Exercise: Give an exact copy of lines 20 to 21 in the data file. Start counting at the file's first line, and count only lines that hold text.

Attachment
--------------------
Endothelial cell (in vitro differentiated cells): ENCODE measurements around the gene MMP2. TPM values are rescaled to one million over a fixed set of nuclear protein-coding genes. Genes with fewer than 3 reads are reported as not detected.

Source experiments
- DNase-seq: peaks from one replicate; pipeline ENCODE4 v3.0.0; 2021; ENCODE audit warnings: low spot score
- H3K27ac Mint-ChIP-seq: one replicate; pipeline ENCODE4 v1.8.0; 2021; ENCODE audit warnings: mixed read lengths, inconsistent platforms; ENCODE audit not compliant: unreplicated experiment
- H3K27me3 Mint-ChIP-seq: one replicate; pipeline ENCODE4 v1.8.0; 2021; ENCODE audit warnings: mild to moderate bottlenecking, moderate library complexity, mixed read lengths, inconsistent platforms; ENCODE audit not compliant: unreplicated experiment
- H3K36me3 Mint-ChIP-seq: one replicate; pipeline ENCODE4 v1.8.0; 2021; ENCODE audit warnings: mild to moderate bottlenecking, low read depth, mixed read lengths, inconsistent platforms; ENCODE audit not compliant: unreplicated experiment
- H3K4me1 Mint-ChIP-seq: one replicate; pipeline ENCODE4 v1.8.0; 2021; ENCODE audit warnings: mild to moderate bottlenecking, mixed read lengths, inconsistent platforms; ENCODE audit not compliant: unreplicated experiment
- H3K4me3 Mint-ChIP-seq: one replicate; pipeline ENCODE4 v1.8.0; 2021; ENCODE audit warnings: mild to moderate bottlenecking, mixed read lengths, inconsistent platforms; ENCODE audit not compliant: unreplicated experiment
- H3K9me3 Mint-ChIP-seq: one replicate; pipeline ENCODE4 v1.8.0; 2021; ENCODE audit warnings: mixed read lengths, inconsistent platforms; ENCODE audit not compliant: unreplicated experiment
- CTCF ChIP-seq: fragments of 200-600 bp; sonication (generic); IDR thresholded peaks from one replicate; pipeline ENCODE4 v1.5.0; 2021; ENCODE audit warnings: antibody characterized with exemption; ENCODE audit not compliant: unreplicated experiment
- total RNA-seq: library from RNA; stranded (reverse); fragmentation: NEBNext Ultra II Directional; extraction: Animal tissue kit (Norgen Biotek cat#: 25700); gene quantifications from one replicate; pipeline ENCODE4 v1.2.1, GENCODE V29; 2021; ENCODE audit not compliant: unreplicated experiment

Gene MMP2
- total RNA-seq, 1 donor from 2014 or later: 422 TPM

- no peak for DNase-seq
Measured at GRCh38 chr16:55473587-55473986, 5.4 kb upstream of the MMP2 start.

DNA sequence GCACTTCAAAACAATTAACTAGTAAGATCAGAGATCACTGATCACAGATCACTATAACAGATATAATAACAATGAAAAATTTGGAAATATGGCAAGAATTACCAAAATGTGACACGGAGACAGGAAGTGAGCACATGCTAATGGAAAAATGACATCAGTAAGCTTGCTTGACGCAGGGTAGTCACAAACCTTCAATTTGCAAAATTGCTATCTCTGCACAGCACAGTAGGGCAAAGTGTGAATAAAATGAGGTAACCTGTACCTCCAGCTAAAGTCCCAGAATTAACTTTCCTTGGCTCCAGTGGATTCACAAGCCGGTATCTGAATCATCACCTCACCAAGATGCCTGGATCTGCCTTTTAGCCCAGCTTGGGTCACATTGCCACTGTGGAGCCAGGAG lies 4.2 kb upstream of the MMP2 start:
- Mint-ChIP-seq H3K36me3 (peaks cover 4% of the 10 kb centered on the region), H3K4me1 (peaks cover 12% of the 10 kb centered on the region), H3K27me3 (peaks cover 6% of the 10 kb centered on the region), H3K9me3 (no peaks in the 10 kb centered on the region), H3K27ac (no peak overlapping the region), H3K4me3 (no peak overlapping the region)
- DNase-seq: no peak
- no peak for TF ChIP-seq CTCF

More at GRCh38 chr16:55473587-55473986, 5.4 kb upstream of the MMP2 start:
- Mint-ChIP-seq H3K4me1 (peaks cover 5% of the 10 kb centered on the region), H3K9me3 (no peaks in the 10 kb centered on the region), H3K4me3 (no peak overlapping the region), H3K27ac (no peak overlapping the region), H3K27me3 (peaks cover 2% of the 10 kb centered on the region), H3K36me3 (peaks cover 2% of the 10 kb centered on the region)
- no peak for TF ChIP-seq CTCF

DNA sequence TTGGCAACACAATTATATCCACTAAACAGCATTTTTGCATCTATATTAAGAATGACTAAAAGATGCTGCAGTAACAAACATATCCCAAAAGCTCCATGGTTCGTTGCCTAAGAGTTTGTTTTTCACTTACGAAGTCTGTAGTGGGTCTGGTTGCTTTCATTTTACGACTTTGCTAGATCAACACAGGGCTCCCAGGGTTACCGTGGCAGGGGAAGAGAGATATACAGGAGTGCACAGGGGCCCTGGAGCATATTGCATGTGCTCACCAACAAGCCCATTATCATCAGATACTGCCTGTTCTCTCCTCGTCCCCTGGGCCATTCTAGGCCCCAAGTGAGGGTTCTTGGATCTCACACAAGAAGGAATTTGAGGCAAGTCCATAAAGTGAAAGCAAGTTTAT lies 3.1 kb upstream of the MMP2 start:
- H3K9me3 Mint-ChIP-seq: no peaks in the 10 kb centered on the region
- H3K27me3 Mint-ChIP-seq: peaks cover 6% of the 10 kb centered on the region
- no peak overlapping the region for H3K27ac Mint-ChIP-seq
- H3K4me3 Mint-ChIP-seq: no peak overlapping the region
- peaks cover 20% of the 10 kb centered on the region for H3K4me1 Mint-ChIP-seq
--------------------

More at GRCh38 chr16:55473587-55473986, 5.4 kb upstream of the MMP2 start:
- Mint-ChIP-seq H3K4me1 (peaks cover 5% of the 10 kb centered on the region), H3K9me3 (no peaks in the 10 kb centered on the region), H3K4me3 (no peak overlapping the region), H3K27ac (no peak overlapping the region), H3K27me3 (peaks cover 2% of the 10 kb centered on the region), H3K36me3 (peaks cover 2% of the 10 kb centered on the region)